brookiecookie87
by Platinum Member on Jan. 26, 2013 at 11:02 AM

I imagine you can youtube it. I remember seeing one where there was a chubby girl sitting in a chair while the skinny kids were playing outside and it talked about how she can't play because she couldn't keep up..

And there was another one that targted the parent showing two chubby kids eating food talking about how much their parents can eat. And that one day they will be able to eat twice as much (As the parent walks up with a try of fast food).

I actually avoided the other topic as well.

Quoting rfurlongg:

What commercials? Perhaps the focus should be on those advertisers and not the public discussion of positive health choices.
I saw the title of the other thread and purposely avoided it.


Quoting brookiecookie87:

 Tv. They have commercials now that use fat shaming.

And people are even suggesting we use it:

http://www.cafemom.com/group/99198/forums/read/17961456/Fat_shaming_may_curb_obesity_bioethicist_says


Quoting rfurlongg:

Where are people using shame on a mass scale? Honest question. We do not watch tv. Certainly at my children's school the focus is on health and not shaming.



Quoting brookiecookie87:


The Solution is pretty simple. Educate kids about healthy foods and give them activities to do.

The problem we are seeing is because people want to use shame. When you use shame to try and fight the problem you will get teenagers (Maybe even kids) who develop eating disorders



Quoting rfurlongg:

Teaching healthy eating habits starts early. However, for those children that do become obese at young ages how do we as a society help them loose weight without instigating further health issues? The article presents a problem, but no solution.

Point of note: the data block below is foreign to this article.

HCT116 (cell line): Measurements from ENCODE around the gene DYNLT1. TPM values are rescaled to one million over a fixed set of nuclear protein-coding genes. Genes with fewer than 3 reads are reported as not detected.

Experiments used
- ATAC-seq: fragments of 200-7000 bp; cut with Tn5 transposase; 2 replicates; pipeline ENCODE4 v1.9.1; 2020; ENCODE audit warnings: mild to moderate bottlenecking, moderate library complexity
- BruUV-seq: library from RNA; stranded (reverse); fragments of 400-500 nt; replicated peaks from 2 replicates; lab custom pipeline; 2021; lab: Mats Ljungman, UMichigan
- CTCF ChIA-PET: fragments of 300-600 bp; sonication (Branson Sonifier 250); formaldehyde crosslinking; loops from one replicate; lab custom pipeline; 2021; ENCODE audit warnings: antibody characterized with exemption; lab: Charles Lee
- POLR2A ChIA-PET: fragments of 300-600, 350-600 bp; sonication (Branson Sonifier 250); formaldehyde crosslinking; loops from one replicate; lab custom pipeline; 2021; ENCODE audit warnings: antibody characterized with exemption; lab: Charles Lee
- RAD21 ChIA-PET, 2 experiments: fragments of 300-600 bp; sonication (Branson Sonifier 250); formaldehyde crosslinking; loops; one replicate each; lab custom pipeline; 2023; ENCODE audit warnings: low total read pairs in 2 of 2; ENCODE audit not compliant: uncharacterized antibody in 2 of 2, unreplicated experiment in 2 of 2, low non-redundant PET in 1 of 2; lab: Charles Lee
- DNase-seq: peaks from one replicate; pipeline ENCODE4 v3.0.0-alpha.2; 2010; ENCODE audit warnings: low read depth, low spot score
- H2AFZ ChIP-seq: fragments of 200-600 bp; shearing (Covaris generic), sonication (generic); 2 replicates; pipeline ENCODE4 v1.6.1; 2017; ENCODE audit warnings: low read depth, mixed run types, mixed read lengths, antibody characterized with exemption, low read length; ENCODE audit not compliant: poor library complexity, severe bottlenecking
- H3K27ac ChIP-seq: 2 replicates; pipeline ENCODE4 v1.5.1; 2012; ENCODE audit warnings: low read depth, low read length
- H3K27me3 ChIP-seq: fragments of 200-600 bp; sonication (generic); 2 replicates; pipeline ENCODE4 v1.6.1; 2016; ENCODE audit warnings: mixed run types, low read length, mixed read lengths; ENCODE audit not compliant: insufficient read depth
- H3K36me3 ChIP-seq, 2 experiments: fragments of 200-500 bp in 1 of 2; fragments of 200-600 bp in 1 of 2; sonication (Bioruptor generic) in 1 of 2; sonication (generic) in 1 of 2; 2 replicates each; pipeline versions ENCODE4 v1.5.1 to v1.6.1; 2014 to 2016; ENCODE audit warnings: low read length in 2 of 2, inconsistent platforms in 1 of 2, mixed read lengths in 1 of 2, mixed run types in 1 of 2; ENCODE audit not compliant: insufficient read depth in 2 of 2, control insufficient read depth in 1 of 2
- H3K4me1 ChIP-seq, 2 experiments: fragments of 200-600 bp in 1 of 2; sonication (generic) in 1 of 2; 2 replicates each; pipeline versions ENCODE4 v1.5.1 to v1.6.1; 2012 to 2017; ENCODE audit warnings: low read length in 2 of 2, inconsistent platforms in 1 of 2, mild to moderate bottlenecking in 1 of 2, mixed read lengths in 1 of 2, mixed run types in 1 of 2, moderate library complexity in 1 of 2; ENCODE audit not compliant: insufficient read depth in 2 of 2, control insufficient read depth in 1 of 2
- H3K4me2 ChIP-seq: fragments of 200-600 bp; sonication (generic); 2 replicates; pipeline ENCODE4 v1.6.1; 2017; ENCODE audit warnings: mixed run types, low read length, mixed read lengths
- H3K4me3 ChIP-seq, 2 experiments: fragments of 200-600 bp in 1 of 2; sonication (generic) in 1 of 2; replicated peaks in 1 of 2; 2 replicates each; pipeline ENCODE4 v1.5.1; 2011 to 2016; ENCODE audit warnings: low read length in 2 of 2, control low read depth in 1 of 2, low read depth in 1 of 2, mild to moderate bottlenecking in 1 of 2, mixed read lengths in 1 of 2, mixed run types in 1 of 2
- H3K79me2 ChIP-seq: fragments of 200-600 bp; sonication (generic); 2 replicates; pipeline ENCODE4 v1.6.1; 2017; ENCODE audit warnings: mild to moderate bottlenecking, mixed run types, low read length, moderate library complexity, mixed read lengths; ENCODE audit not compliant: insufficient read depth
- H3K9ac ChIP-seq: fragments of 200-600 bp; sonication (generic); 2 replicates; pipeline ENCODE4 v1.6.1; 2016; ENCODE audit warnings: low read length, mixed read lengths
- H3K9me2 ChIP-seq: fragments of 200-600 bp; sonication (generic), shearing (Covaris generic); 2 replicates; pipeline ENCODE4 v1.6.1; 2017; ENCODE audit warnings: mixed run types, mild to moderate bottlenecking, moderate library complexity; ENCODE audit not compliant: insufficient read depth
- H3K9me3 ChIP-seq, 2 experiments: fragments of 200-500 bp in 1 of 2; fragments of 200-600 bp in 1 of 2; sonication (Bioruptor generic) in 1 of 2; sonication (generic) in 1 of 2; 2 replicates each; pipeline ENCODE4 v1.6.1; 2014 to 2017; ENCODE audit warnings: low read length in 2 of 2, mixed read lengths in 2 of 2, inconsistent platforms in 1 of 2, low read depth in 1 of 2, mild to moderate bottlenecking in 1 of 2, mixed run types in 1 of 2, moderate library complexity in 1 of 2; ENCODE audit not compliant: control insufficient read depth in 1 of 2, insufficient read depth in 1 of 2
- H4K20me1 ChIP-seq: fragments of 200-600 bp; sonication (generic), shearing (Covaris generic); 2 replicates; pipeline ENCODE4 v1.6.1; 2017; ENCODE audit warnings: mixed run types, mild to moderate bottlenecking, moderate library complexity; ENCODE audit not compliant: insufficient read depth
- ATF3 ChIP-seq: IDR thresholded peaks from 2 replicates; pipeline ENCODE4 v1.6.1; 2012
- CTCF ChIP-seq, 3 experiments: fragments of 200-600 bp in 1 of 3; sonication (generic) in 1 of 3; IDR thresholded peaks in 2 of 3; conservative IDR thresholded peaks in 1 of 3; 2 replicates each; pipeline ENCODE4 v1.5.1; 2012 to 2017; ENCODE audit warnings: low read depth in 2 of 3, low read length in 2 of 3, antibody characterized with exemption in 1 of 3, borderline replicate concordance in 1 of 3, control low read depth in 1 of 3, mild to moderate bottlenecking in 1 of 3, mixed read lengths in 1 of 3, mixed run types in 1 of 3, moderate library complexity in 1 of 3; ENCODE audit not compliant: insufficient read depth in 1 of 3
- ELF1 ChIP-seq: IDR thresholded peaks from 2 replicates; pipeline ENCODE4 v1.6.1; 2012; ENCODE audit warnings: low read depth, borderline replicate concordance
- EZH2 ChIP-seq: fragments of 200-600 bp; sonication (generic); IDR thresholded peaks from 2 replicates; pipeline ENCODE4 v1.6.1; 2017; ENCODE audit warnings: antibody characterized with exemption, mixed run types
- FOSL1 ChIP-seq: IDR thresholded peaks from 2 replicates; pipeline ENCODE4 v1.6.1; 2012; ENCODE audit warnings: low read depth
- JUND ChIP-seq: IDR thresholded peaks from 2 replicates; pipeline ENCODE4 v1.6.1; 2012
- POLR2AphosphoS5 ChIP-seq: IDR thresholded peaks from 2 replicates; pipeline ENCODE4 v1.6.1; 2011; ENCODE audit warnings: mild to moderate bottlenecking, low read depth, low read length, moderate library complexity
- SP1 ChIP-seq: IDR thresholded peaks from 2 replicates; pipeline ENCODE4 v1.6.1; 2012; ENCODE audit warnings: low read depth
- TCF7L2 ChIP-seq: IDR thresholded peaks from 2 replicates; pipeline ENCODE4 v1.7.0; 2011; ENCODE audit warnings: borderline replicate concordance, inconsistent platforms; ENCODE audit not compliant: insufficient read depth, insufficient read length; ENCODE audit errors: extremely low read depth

Join us on the 99% Moms group!
The Ninety-Nine Percent Moms   

If they enforced bank regulations like they do park rules, we wouldn't be in this mess

Veni.Vidi.Vici.
by on Jan. 26, 2013 at 11:04 AM
1 mom liked this

Thin Wallets, Thick Waistlines: New USDA Effort Targets Link between Obesity and Food Stamps

Could added incentives and other changes to the federal food stamp program trim rampant obesity rates among low-income groups?

While obesity rates have risen to about 30 percent of the U.S. population—carrying with it an epidemic of diabetes—food stamp enrollment has also exploded. About one in eight Americans now rely on the assistance, according to data just released from the U.S. Department of Agriculture (USDA), up from one in 50 people in the 1970s.

The full monthly SNAP allocation, now averaging $124 per person nationwide, is provided at the beginning of each month. Research published in 2000 concluded that the bulk of participants also do their grocery shopping once monthly, shortly after the benefit is credited. (Wal-Mart reports a spike in sales at 12:01 A.M., as soon as federal assistance funds hit SNAP accounts.)

Another study from 2004 found a corresponding decrease of 10 to 15 percent in food consumption over the course of the month, suggesting some recipients may eat well for the first couple weeks after they've shopped and then run low on food near month's end. This kind of "binge–starvation" cycle has been linked to changes in metabolism, insulin resistance and, ultimately, increases in BMI.